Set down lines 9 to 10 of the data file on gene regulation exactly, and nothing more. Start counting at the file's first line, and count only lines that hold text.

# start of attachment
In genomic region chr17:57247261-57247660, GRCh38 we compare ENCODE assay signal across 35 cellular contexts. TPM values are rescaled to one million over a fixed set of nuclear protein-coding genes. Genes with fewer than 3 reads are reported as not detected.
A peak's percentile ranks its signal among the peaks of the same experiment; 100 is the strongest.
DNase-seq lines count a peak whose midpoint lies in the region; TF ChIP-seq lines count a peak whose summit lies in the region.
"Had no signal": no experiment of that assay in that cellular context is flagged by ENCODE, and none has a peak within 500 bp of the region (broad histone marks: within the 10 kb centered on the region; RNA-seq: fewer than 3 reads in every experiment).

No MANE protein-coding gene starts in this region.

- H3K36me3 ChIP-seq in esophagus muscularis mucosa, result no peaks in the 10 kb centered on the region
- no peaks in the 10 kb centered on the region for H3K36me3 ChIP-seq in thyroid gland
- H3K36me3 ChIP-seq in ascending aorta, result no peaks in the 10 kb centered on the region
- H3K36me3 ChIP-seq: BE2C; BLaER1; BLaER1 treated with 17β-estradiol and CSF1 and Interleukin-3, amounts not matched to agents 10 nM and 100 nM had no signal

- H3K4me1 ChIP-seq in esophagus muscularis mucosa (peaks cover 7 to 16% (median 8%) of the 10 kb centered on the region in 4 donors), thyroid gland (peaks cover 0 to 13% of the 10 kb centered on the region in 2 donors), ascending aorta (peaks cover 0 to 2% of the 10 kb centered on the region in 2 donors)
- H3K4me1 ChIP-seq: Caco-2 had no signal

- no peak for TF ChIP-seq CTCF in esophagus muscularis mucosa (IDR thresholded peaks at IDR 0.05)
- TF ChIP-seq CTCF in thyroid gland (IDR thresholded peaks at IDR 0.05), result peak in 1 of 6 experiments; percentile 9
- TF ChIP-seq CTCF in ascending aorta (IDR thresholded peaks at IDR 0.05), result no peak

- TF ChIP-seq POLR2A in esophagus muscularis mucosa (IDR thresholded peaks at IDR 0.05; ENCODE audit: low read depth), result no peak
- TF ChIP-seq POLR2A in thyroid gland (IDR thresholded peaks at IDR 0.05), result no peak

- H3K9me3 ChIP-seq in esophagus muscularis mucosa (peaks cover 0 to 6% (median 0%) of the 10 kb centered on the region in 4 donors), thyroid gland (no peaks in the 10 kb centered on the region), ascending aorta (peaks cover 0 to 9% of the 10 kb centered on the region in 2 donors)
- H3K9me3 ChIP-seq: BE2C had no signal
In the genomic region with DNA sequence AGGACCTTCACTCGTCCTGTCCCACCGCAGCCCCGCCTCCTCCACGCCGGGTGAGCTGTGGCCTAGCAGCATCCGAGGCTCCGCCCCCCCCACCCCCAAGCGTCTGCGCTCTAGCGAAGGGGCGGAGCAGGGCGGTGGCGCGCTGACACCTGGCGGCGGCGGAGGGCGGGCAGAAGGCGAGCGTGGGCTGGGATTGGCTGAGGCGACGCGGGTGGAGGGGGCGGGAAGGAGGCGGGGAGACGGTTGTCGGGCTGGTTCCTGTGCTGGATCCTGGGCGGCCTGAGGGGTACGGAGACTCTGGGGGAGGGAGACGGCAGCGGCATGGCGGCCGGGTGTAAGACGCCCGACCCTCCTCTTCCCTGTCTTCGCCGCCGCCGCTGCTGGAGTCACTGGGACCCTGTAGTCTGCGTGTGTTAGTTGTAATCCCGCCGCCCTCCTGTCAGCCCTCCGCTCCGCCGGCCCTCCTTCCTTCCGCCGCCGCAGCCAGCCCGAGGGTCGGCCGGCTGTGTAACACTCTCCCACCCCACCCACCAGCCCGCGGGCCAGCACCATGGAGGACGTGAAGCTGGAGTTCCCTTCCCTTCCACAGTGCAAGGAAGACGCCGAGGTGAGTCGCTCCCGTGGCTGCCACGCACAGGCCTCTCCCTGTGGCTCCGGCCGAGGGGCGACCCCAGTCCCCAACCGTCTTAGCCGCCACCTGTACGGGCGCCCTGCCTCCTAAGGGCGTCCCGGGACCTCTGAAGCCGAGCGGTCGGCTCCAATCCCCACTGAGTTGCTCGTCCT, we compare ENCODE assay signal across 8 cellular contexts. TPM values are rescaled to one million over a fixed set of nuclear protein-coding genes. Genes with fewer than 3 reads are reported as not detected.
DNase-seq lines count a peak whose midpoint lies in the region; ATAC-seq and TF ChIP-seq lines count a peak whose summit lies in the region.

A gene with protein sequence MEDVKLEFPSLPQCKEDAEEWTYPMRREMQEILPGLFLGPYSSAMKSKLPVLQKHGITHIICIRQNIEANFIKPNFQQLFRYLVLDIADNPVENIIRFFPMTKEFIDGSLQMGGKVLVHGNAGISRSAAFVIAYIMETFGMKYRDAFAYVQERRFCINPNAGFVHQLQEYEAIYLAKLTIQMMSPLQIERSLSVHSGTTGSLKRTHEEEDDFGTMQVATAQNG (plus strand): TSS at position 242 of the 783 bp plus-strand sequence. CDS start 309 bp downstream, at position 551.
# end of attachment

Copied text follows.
- H3K36me3 ChIP-seq: BE2C; BLaER1; BLaER1 treated with 17β-estradiol and CSF1 and Interleukin-3, amounts not matched to agents 10 nM and 100 nM had no signal

- H3K4me1 ChIP-seq in esophagus muscularis mucosa (peaks cover 7 to 16% (median 8%) of the 10 kb centered on the region in 4 donors), thyroid gland (peaks cover 0 to 13% of the 10 kb centered on the region in 2 donors), ascending aorta (peaks cover 0 to 2% of the 10 kb centered on the region in 2 donors)